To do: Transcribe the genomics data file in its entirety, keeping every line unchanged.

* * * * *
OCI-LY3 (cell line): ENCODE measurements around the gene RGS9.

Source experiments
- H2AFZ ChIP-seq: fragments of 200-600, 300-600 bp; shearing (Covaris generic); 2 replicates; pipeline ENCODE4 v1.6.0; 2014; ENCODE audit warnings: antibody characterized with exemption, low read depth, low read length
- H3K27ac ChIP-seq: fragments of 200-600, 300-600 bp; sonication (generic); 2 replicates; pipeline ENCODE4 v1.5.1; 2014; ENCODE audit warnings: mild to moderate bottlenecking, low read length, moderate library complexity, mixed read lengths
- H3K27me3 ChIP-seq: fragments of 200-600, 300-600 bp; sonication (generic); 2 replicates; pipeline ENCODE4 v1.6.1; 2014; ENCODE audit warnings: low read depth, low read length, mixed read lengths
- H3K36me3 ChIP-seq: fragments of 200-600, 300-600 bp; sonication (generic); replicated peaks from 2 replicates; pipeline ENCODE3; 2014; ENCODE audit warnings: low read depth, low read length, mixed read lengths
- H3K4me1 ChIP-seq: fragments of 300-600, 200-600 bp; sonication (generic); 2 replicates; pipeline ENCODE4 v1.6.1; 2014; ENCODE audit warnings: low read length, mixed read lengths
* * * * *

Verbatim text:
OCI-LY3 (cell line): ENCODE measurements around the gene RGS9.

Source experiments
- H2AFZ ChIP-seq: fragments of 200-600, 300-600 bp; shearing (Covaris generic); 2 replicates; pipeline ENCODE4 v1.6.0; 2014; ENCODE audit warnings: antibody characterized with exemption, low read depth, low read length
- H3K27ac ChIP-seq: fragments of 200-600, 300-600 bp; sonication (generic); 2 replicates; pipeline ENCODE4 v1.5.1; 2014; ENCODE audit warnings: mild to moderate bottlenecking, low read length, moderate library complexity, mixed read lengths
- H3K27me3 ChIP-seq: fragments of 200-600, 300-600 bp; sonication (generic); 2 replicates; pipeline ENCODE4 v1.6.1; 2014; ENCODE audit warnings: low read depth, low read length, mixed read lengths
- H3K36me3 ChIP-seq: fragments of 200-600, 300-600 bp; sonication (generic); replicated peaks from 2 replicates; pipeline ENCODE3; 2014; ENCODE audit warnings: low read depth, low read length, mixed read lengths
- H3K4me1 ChIP-seq: fragments of 300-600, 200-600 bp; sonication (generic); 2 replicates; pipeline ENCODE4 v1.6.1; 2014; ENCODE audit warnings: low read length, mixed read lengths